One of my favorite things in the entire world to eat is Napa kim chee. It is DELICIOUS. I go through the stuff like a buzz saw. It's my breakfast of choice, in fact. Kim chee over rice with a little sesame oil. That'll put lead in your pencil, boy. It is among one of the top healthiest things in the world to eat, too. Look it up! But the problem is, the stuff is expensive.
So I goes online, I does, and I looked up recipes. Come to find out, making napa kim chee is absolutely dead simple and need not involve the use of vast crocks and burying things for a year and all that. No! You can make it in your kitchen! No cooking involved!
The core process is soaking room temperature, bruised napa cabbage in just enough room temperature salt water to cover it for about four hours, or overnight, doesn't matter. The salt, the water, and the compounds and natural bacteria found in the cabbage mix and create what's called a lacto fermentation. How? The salt kills harmful bacteria but not the benign ones, and those benign bacteria produce not alcohol, but lactic acid. It's that lactic acid that pickles the ingredients. You get that process started and it's off to the races!
First and foremost: Do let's start out with clean hands and utensils, and do rinse off your ingredients too. Unless you like botulism. Do you like botulism? No. Nobody likes botulism.
Now the following is all 'to taste', and take into consideration the fact that I'm the only one in the house who eats the stuff. I make it in small batches, and it lasts me about, eh, two weeks if I'm being conservative.
The salt water should be as salty as the sea. Please don't use sal gris or himalayan pink salt because those products are not pure. Ideally, use kosher salt. I like the 'Diamond Crystal' brand. Iodized is fine. Smoked is also fine. The idea is, you don't want dirt (pink Himalayan is full of clay) or seagull shit and fish assholes (sal gris) in your kim chee.
My particular taste is more cabbage than anything else, so I use a smallish head of napa as big around as a magnum bottle of wine (how's that for a measurement?), four red radishes, two tablespoons of crushed garlic, one teaspoon of crushed ginger, one cup of cut scallion greens, a healthy few glugs of fish sauce and about 1 tbl of oyster sauce, or less. I use two heaping tablespoons of Nanami Togarashi spice, and once it's all mashed together and packed I end up with about a half-gallon of kim chee.
Now to get things happening, you chop the head of Napa in half. (This is to help keep the ingredients all in a bunch and submerged than it is aimed at end use, when you'll cut it into bite size with a scissors.) Use the core too, removed and sliced fine. Put it in enough salt water to just cover it.
Now, scrunch the cabbage around in the salt water with your bare hands until it gets soft. Spend a couple of minutes really squishing this stuff. Put a cheesecloth or a splatter guard over the bowl to keep out flies, roaches, hippies and what have you. Then walk away and find something to keep you busy for the next four hours (or overnight, doesn't matter.)
The salt water and the cabbage juices and natural cabbage bacteria all start doing their thing and lactic acid begins to be created. Once it starts, it doesn't stop, although it will slow down to almost nothing after being chilled in the refrigerator.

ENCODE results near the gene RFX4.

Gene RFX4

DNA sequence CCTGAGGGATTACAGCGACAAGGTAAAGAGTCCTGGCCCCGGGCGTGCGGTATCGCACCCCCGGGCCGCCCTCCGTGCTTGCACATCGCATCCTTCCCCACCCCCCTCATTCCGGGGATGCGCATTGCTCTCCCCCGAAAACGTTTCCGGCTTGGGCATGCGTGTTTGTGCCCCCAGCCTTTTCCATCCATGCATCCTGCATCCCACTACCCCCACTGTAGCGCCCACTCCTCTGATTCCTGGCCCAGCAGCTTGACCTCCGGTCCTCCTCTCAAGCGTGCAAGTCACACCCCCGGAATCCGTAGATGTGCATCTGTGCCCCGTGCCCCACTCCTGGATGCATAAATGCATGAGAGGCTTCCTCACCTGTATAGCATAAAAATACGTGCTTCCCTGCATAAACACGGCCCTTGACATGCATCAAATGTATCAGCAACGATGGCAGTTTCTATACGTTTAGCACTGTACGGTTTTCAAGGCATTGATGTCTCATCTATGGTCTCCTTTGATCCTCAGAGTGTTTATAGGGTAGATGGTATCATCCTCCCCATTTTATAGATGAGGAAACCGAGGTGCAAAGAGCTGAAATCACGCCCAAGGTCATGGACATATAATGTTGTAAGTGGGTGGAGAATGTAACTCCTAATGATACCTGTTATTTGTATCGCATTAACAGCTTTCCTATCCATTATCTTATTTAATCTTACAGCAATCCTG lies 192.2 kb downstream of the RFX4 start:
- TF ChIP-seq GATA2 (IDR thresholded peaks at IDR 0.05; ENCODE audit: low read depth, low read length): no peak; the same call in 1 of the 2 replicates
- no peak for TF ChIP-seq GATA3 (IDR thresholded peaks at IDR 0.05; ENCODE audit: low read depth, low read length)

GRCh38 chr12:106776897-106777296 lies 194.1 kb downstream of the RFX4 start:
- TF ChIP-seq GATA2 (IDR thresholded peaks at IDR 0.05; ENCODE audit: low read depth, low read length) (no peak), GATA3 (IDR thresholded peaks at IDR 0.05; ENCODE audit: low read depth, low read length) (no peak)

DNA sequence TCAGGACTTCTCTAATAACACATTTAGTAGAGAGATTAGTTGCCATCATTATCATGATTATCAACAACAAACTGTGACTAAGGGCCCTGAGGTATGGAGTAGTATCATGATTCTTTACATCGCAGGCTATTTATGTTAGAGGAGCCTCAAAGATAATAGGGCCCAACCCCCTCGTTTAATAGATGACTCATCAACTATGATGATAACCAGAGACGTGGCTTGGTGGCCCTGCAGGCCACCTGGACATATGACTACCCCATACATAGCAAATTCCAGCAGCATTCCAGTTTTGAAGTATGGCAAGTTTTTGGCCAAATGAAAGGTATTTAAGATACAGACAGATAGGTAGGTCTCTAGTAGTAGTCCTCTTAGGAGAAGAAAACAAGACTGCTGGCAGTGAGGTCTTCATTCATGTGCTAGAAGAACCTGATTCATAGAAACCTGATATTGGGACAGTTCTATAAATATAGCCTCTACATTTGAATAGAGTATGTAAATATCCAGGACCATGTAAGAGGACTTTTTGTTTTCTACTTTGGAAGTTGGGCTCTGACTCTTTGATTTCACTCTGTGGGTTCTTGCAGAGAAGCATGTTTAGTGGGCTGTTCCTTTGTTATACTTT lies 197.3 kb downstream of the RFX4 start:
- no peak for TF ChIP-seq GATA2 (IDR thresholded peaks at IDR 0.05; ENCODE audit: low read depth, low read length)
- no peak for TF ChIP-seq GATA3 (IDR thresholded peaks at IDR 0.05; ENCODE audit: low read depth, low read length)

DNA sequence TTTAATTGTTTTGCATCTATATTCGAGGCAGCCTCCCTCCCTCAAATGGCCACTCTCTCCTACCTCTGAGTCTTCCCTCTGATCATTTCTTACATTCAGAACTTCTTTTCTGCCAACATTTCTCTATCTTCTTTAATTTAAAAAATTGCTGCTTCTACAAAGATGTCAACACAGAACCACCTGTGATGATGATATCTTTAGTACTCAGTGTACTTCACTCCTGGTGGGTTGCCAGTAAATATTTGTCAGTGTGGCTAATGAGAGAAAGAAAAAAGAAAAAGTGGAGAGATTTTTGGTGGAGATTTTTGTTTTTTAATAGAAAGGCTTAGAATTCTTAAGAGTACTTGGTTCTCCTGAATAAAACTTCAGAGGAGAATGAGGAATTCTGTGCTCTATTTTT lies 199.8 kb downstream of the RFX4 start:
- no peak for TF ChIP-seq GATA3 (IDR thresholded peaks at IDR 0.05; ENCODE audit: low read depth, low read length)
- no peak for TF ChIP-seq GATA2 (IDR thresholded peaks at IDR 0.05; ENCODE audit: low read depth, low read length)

After this initial soaking, strain out the cabbage into a bowl - but keep that salty water handy - and add the rest of the ingredients to the cabbage, which will now be very flubby and glossy.
Squish the ingredients together in a bowl to make the juices flow. Use your hands, gloved or not, or use a potato masher and a spoon and turn it over and around and just really mistreat it for awhile. Don't make a paste out of it, let the ingredients keep their structural integrity, but get them juices flowing!
Now pack it all in a jar, a Tupperware, what have you, and pack it in tight. No air bubbles. Tip in a little of the salt water, tap the container on the counter until there's no bubbles coming to the surface, squish it down and then put a plate, or pickling weights, or whatever you can on top of that, and then top it up with the leftover salt water until it covers the ingredients by an inch. The idea is to keep as much of the vegetation underwater as you can, though naturally a few bits will escape (and you will throw those away, because they'll spoil the batch.) Leave some 'head room' in the container, about an inch or two between the lid and the contents. With the weights in place, put the lid on very loosely, set the container in a bowl out of the way, at room temperature - not in the blazing sunlight, of course, and wait three days.
Some liquid might burble out due to the fermentation process. I've never had this happen, but my daughter, who makes it in huge batches, has. Wipe that up with a clean, dry paper towel (no soap!) if that needs to happen. Three days later, tighten down the lid, and put the container and the bowl it's in into the refrigerator, and there you go. Done! Ready to eat once chilled!
Now you're worrying about botulism and salmonella. Me, I'm assuming you rinsed off your vegetables and you have a clean workspace. That being the case, lactic fermentation is pretty safe. You're working with an acid, after all, (lactic acid!) and like vinegar, also an acid, also used to pickle, it kills the 'bad' bacteria, and only the acid producing organisms survive.
Like anything that's been canned or pickled, once you open it, put it right back in the refrigerator. If you don't, then you're courting trouble. Otherwise, be neat and clean and you'll be OK.
And you'll have kim chee!